Governor Greg Abbott sent a list of state constitutional amendments to county judges this week that will appear on the ballot in November.
Voter turnout for the last constitutional amendment election in Cooke Count was unusually low, current Cooke County Clerk Pam Harrison said at the time. Then a deputy clerk in the county clerk’s office, she had noted immediately after the 2017 election that just 5.5 percent of registered voters turned out.
All seven propositions on the ballot that year were approved by Cooke County voters, as well as the majority of voters across the state, according to archived Register reports.
In 2013, 17 percent of the county’s registered voters cast ballots, Harrison previously said. A total of 14 percent voted in the 2015 election. She said North Central Texas College had a tax ratification election in 2013, and in 2015, a proposition on hunting and fishing sparked voter interest.
The following is a list of the 2019 propositions:
Proposition 1: “The constitutional amendment permitting a person to hold more than one office as a municipal judge at the same time.”
Proposition 2: “The constitutional amendment providing for the issuance of additional general obligation bonds by the Texas Water Development Board in an amount not to exceed $200 million to provide financial assistance for the development of certain projects in economically distressed areas.”
Proposition 3: “The constitutional amendment authorizing the legislature to provide for a temporary exemption from ad valorem taxation of a portion of the appraised value of certain property damaged by a disaster.”
Proposition 4: “The constitutional amendment prohibiting the imposition of an individual income tax, including a tax on an individual’s share of partnership and unincorporated association income.”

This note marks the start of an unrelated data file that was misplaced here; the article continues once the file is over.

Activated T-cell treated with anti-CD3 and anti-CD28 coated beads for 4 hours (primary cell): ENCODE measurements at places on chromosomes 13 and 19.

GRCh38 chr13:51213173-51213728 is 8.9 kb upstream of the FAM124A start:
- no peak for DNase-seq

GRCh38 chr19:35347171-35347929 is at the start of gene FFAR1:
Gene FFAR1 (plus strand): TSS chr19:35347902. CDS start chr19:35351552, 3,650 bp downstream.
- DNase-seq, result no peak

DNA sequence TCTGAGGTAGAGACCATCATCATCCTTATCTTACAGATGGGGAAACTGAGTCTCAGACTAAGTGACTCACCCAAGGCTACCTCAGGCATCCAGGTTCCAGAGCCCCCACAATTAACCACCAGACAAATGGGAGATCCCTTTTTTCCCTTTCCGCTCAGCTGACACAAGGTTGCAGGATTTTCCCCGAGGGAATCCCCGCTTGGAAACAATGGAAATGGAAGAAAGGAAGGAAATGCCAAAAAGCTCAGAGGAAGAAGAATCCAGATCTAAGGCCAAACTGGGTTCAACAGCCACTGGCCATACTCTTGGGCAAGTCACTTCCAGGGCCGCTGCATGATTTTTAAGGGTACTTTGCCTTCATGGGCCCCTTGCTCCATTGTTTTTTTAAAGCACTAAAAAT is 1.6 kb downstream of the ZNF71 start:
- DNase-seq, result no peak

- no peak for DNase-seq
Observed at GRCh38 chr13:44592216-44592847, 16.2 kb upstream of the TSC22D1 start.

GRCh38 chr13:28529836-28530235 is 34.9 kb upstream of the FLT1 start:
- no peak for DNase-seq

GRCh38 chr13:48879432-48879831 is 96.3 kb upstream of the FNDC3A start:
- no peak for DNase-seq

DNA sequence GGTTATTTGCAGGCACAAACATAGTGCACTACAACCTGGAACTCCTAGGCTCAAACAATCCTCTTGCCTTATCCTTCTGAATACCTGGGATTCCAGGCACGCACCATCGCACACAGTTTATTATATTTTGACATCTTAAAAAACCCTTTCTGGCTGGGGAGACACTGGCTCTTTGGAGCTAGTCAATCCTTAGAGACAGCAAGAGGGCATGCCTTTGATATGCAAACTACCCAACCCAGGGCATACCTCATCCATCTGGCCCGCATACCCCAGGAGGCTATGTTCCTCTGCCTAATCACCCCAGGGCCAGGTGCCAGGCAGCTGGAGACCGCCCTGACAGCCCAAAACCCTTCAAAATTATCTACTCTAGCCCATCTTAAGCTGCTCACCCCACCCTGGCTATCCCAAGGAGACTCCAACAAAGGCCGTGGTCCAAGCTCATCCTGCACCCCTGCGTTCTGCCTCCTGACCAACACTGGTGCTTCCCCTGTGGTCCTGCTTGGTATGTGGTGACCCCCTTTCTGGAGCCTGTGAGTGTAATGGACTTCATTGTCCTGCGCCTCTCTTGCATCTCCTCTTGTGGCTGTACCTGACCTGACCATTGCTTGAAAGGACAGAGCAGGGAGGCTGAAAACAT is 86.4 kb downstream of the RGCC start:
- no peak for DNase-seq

Proposition 5: “The constitutional amendment dedicating the revenue received from the existing state sales and use taxes that are imposed on sporting goods to the Texas Parks and Wildlife Department and the Texas Historical Commission to protect Texas’ natural areas, water quality, and history by acquiring, managing, and improving state and local parks and historic sites while not increasing the rate of the state sales and use taxes.”
Proposition 6: “The constitutional amendment authorizing the legislature to increase by $3 billion the maximum bond amount authorized for the Cancer Prevention and Research Institute of Texas.”
Proposition 7: “The constitutional amendment allowing increased distributions to the available school fund.”
Proposition 8: “The constitutional amendment providing for the creation of the flood infrastructure fund to assist in the financing of drainage, flood mitigation, and flood control projects.”
Proposition 9: “The constitutional amendment authorizing the legislature to exempt from ad valorem taxation precious metal held in a precious metal depository located in this state.”
Proposition 10: “The constitutional amendment to allow the transfer of a law enforcement animal to a qualified caretaker in certain circumstances.”